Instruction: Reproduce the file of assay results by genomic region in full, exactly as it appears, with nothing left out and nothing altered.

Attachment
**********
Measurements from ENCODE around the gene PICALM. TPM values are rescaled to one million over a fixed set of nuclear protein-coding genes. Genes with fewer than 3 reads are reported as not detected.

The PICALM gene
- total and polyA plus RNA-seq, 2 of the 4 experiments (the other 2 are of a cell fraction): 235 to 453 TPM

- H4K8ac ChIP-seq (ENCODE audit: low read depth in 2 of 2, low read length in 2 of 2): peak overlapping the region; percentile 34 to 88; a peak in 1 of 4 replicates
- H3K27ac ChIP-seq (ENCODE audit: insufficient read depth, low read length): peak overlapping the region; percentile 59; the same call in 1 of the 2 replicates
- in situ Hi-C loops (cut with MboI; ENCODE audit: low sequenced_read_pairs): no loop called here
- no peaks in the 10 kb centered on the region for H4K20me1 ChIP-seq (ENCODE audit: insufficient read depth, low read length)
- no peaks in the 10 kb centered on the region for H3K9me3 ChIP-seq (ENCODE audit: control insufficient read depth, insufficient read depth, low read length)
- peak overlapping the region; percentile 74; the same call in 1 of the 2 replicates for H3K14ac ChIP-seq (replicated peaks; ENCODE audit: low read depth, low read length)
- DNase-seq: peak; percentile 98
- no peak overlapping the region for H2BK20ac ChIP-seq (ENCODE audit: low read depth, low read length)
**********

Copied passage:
Measurements from ENCODE around the gene PICALM. TPM values are rescaled to one million over a fixed set of nuclear protein-coding genes. Genes with fewer than 3 reads are reported as not detected.

The PICALM gene
- total and polyA plus RNA-seq, 2 of the 4 experiments (the other 2 are of a cell fraction): 235 to 453 TPM

- H4K8ac ChIP-seq (ENCODE audit: low read depth in 2 of 2, low read length in 2 of 2): peak overlapping the region; percentile 34 to 88; a peak in 1 of 4 replicates
- H3K27ac ChIP-seq (ENCODE audit: insufficient read depth, low read length): peak overlapping the region; percentile 59; the same call in 1 of the 2 replicates
- in situ Hi-C loops (cut with MboI; ENCODE audit: low sequenced_read_pairs): no loop called here
- no peaks in the 10 kb centered on the region for H4K20me1 ChIP-seq (ENCODE audit: insufficient read depth, low read length)
- no peaks in the 10 kb centered on the region for H3K9me3 ChIP-seq (ENCODE audit: control insufficient read depth, insufficient read depth, low read length)
- peak overlapping the region; percentile 74; the same call in 1 of the 2 replicates for H3K14ac ChIP-seq (replicated peaks; ENCODE audit: low read depth, low read length)
- DNase-seq: peak; percentile 98
- no peak overlapping the region for H2BK20ac ChIP-seq (ENCODE audit: low read depth, low read length)